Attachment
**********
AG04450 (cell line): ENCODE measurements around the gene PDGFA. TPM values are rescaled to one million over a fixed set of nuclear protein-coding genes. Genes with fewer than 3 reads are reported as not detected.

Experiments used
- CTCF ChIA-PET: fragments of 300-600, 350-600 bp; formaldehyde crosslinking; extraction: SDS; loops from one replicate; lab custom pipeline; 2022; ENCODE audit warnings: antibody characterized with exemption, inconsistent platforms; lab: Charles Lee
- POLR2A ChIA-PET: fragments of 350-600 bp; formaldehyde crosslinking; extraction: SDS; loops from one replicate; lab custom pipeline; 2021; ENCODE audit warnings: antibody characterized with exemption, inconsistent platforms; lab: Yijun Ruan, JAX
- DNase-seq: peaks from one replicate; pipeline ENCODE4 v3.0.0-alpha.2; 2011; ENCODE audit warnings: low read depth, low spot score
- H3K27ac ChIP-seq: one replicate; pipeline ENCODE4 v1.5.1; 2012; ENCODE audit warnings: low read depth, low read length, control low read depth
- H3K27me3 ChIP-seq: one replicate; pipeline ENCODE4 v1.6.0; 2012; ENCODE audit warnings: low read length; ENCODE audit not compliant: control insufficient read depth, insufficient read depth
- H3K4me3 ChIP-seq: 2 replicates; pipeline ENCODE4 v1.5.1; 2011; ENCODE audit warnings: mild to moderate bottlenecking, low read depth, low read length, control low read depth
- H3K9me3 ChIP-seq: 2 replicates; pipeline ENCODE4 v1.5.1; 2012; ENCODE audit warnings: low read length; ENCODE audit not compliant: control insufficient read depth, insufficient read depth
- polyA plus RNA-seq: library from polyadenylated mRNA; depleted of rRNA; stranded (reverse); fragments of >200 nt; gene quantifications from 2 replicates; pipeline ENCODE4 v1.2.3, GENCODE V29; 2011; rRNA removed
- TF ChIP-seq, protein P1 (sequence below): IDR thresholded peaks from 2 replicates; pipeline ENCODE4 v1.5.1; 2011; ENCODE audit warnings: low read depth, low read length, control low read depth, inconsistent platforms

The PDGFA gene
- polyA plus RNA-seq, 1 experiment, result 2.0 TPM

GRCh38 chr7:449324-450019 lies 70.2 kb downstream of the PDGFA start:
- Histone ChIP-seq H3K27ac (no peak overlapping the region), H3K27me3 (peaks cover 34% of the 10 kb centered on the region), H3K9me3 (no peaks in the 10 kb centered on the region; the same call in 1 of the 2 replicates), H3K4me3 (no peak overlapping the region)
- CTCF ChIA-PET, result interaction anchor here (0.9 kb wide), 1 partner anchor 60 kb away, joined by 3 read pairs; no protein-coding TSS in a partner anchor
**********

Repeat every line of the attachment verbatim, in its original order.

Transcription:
AG04450 (cell line): ENCODE measurements around the gene PDGFA. TPM values are rescaled to one million over a fixed set of nuclear protein-coding genes. Genes with fewer than 3 reads are reported as not detected.

Experiments used
- CTCF ChIA-PET: fragments of 300-600, 350-600 bp; formaldehyde crosslinking; extraction: SDS; loops from one replicate; lab custom pipeline; 2022; ENCODE audit warnings: antibody characterized with exemption, inconsistent platforms; lab: Charles Lee
- POLR2A ChIA-PET: fragments of 350-600 bp; formaldehyde crosslinking; extraction: SDS; loops from one replicate; lab custom pipeline; 2021; ENCODE audit warnings: antibody characterized with exemption, inconsistent platforms; lab: Yijun Ruan, JAX
- DNase-seq: peaks from one replicate; pipeline ENCODE4 v3.0.0-alpha.2; 2011; ENCODE audit warnings: low read depth, low spot score
- H3K27ac ChIP-seq: one replicate; pipeline ENCODE4 v1.5.1; 2012; ENCODE audit warnings: low read depth, low read length, control low read depth
- H3K27me3 ChIP-seq: one replicate; pipeline ENCODE4 v1.6.0; 2012; ENCODE audit warnings: low read length; ENCODE audit not compliant: control insufficient read depth, insufficient read depth
- H3K4me3 ChIP-seq: 2 replicates; pipeline ENCODE4 v1.5.1; 2011; ENCODE audit warnings: mild to moderate bottlenecking, low read depth, low read length, control low read depth
- H3K9me3 ChIP-seq: 2 replicates; pipeline ENCODE4 v1.5.1; 2012; ENCODE audit warnings: low read length; ENCODE audit not compliant: control insufficient read depth, insufficient read depth
- polyA plus RNA-seq: library from polyadenylated mRNA; depleted of rRNA; stranded (reverse); fragments of >200 nt; gene quantifications from 2 replicates; pipeline ENCODE4 v1.2.3, GENCODE V29; 2011; rRNA removed
- TF ChIP-seq, protein P1 (sequence below): IDR thresholded peaks from 2 replicates; pipeline ENCODE4 v1.5.1; 2011; ENCODE audit warnings: low read depth, low read length, control low read depth, inconsistent platforms

The PDGFA gene
- polyA plus RNA-seq, 1 experiment, result 2.0 TPM

GRCh38 chr7:449324-450019 lies 70.2 kb downstream of the PDGFA start:
- Histone ChIP-seq H3K27ac (no peak overlapping the region), H3K27me3 (peaks cover 34% of the 10 kb centered on the region), H3K9me3 (no peaks in the 10 kb centered on the region; the same call in 1 of the 2 replicates), H3K4me3 (no peak overlapping the region)
- CTCF ChIA-PET, result interaction anchor here (0.9 kb wide), 1 partner anchor 60 kb away, joined by 3 read pairs; no protein-coding TSS in a partner anchor